On Blu-ray: Underseen Surfing Classic Big Wednesday (1978)


The bittersweet nostalgia of Big Wednesday (1978) feels authentic, because it was made by men who lived it. A story of friendship and loss of innocence set against the backdrop of the 1960s California surfing scene, the film flopped upon its release, though it has developed a cult following over the years. Now it is making its Blu-ray debut from Warner Archive.

Director John Milius wrote Big Wednesday with journalist and fellow surfer Denny Aarburg. They based the story on their own teenage experiences indulging in the new 1960s surfing scene. Jan-Michael Vincent, William Katt, and Gary Busey are Matt Johnson, Jack Barlow, and Leroy “Masochist” Smith respectively, a trio of friends who grow up alongside the ocean, obsessed with waves, girls, and having a good time. The Vietnam War bursts into their idyllic bubble, bringing uncertainty and fear into their lives. Turbulent times and the added responsibilities of adulthood change their lifestyles, but the lure of the surf remains ever present.

Milius creates an innocent world, where despite the drinking, sex, and fist fights, kids are essentially decent and driven by an inborn code of honor. They may not always do what they should, but they understand the difference between right and wrong. Milius films these good-natured teens in golden light, which exposes the wholesome white gleam of their teeth and their perpetually sunburned skin. They live on cheeseburgers, Cokes, and sun.

In a reassuringly maternal performance in what would be her final film role Barbara Hale (Perry Mason) plays Jack’s mother (she was also Katt’s real mother). In her elegant way, she shows an understanding of what these kids are about. In the midst of her son’s party, which rages out of control downstairs, she sits calmly in her room, reading a book. When an apologetic Jack comes to speak to her, she asks that they mind the coffee table, but in staying away from the action, she demonstrates a sort of weariness with all that youthful destruction, but also an essential trust that they won’t go too far.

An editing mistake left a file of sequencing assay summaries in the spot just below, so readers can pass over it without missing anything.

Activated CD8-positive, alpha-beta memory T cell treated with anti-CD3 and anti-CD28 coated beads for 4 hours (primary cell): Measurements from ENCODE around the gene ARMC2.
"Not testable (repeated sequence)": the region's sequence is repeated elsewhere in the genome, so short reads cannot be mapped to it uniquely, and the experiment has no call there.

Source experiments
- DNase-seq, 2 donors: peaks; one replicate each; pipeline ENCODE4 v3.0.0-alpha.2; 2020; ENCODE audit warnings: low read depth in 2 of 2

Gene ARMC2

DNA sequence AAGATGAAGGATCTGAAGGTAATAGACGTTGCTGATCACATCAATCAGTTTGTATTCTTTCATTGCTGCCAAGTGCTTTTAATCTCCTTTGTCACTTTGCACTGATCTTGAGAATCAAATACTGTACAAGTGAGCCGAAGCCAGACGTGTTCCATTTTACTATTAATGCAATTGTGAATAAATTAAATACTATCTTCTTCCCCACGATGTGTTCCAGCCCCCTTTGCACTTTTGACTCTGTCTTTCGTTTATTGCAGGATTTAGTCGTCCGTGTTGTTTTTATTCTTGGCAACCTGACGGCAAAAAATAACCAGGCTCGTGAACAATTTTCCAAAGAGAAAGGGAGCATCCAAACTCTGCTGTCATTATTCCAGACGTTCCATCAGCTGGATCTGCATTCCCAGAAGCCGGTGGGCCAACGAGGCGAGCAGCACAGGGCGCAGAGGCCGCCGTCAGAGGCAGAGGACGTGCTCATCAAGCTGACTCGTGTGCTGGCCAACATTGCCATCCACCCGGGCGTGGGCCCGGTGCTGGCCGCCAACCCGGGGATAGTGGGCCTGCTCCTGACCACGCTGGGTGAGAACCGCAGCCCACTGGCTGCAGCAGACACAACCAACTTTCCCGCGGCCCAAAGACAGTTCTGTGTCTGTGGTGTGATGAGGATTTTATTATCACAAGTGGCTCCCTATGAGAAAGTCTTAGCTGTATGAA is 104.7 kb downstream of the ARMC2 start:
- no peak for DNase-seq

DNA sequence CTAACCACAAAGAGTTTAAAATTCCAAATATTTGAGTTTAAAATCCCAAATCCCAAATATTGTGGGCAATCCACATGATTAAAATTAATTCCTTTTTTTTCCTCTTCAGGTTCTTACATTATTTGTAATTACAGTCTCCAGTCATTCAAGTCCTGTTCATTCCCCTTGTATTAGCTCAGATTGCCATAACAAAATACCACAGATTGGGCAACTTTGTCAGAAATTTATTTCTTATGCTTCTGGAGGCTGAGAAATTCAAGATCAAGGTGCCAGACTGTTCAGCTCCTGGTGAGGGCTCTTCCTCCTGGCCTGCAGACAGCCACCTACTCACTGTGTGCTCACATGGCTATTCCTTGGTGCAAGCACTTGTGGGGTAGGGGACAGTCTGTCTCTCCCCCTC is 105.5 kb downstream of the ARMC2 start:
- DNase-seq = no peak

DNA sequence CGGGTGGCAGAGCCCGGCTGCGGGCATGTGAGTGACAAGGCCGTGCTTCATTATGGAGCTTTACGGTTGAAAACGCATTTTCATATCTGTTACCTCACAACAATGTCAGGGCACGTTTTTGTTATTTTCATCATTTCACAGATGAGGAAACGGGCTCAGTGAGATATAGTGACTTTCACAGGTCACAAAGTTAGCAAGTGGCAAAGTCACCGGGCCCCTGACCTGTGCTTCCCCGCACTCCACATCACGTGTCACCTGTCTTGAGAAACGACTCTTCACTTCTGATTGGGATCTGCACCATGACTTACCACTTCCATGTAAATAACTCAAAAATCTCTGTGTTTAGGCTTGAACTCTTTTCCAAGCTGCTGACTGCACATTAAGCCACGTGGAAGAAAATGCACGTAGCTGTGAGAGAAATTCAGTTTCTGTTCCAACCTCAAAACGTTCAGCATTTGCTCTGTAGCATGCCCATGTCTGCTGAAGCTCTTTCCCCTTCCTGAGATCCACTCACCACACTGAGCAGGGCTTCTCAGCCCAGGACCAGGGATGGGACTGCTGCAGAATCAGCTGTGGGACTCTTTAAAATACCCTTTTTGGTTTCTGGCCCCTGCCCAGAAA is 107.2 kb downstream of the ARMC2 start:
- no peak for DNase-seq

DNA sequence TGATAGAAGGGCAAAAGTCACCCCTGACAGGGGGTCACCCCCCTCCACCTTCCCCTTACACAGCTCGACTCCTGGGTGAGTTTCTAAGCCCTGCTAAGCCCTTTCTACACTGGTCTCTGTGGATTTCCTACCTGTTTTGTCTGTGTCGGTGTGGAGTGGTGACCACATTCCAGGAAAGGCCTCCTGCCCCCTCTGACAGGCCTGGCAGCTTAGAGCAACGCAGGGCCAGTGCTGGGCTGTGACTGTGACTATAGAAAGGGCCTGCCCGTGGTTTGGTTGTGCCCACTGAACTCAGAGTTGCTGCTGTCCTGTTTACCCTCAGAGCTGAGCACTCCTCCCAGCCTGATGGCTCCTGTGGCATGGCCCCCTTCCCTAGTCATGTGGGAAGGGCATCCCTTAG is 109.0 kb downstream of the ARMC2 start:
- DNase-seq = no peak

And Mrs. Barlow is correct. While they ride to the edge of destruction during a wild night in Tijuana and fake injuries and homosexuality to avoid service in Vietnam, the boys also support each other with unwavering devotion, and when it is time to grow up, they each in their own way embrace maturity.

While these relationships, and particularly the friendship between Matt, Jack, and Leroy form the essentially sound emotional core of Big Wednesday, its most impressive moments are in the surf. The camera swoops close to its surfers, going deep into the waves, then shooting back to show the daunting majesty of those walls of water. Peaceful moments of paddling are punctured with the roar of the waves as the water presses in on the surfers. Perhaps there is a war being waged across the world, but nothing beats the power of nature, and in boldly facing that force, these kids bolster their own sense of self.

The lead actors learned to surf for the film, but were doubled by Australian surfing champions Peter Townsend and Ian Cairns, and Bill Hamilton (who is the father of surfing champion Laird Hamilton). Their stunt work, and that of other supporting surfers is jaw dropping. If there is anything that makes this film a classic, it is the tension and wonder of these scenes.

When it comes to surfing, Matt is the most talented of the three, finding a small measure of fame for his laidback control of the board. It hurts him to see new surfing stars emerge as he moves into family life. Though his legend endures and he remains adored by the locals, he never seems to feel satisfied by his legacy. He hasn’t performed the important work of learning to like himself first. Vincent captures Matt’s shame and self-inflicted hurt in one of his most sensitive performances.

Katt is a a more clear-eyed, but also more conventional counterpart to the more rebellious Matt. He feels comfortable working within the system, but also a bit stunned when he does everything right, but still falls short of satisfaction. In a wild performance that is nevertheless more controlled than much of his future work, Busey throws himself into his comic relief role, offering a taste of what was yet to come.

Upon its release, Big Wednesday met with box office failure and mixed critical reception. Some appreciated Milius’ earnest statement, others found it heavy-handed and poorly acted. In the years since, its nostalgia and the stunning impact of the surfing scenes have attracted more positive acclaim.

Special features on the disc include audio commentary by Milius, a theatrical trailer and the short retrospective documentary, Capturing the Swell (2003).

Many thanks to Warner Archive for providing a copy of the film for review. To order, visit The Warner Archive Collection.

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